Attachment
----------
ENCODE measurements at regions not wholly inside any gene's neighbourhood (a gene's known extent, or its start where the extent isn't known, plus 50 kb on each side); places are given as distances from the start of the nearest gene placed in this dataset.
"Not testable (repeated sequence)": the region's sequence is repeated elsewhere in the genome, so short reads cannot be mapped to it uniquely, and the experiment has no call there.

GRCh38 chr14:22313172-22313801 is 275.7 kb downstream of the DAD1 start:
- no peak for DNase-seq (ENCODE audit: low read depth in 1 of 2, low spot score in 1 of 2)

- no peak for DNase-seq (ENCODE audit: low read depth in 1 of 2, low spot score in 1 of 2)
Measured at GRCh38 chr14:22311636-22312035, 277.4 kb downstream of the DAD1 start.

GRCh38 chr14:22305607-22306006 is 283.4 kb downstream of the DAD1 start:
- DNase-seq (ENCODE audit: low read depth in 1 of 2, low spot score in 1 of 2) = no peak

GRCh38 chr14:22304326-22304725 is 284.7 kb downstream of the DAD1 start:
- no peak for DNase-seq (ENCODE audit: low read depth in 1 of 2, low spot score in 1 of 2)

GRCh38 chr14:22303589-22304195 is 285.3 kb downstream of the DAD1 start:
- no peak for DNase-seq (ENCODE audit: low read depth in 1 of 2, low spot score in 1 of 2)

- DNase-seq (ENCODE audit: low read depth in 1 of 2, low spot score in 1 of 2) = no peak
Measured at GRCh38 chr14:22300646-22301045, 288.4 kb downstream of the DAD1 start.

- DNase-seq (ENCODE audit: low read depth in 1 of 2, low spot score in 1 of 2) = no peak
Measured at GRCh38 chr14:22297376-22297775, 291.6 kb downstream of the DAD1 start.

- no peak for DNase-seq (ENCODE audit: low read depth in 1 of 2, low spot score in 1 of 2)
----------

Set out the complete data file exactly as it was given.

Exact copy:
ENCODE measurements at regions not wholly inside any gene's neighbourhood (a gene's known extent, or its start where the extent isn't known, plus 50 kb on each side); places are given as distances from the start of the nearest gene placed in this dataset.
"Not testable (repeated sequence)": the region's sequence is repeated elsewhere in the genome, so short reads cannot be mapped to it uniquely, and the experiment has no call there.

GRCh38 chr14:22313172-22313801 is 275.7 kb downstream of the DAD1 start:
- no peak for DNase-seq (ENCODE audit: low read depth in 1 of 2, low spot score in 1 of 2)

- no peak for DNase-seq (ENCODE audit: low read depth in 1 of 2, low spot score in 1 of 2)
Measured at GRCh38 chr14:22311636-22312035, 277.4 kb downstream of the DAD1 start.

GRCh38 chr14:22305607-22306006 is 283.4 kb downstream of the DAD1 start:
- DNase-seq (ENCODE audit: low read depth in 1 of 2, low spot score in 1 of 2) = no peak

GRCh38 chr14:22304326-22304725 is 284.7 kb downstream of the DAD1 start:
- no peak for DNase-seq (ENCODE audit: low read depth in 1 of 2, low spot score in 1 of 2)

GRCh38 chr14:22303589-22304195 is 285.3 kb downstream of the DAD1 start:
- no peak for DNase-seq (ENCODE audit: low read depth in 1 of 2, low spot score in 1 of 2)

- DNase-seq (ENCODE audit: low read depth in 1 of 2, low spot score in 1 of 2) = no peak
Measured at GRCh38 chr14:22300646-22301045, 288.4 kb downstream of the DAD1 start.

- DNase-seq (ENCODE audit: low read depth in 1 of 2, low spot score in 1 of 2) = no peak
Measured at GRCh38 chr14:22297376-22297775, 291.6 kb downstream of the DAD1 start.

- no peak for DNase-seq (ENCODE audit: low read depth in 1 of 2, low spot score in 1 of 2)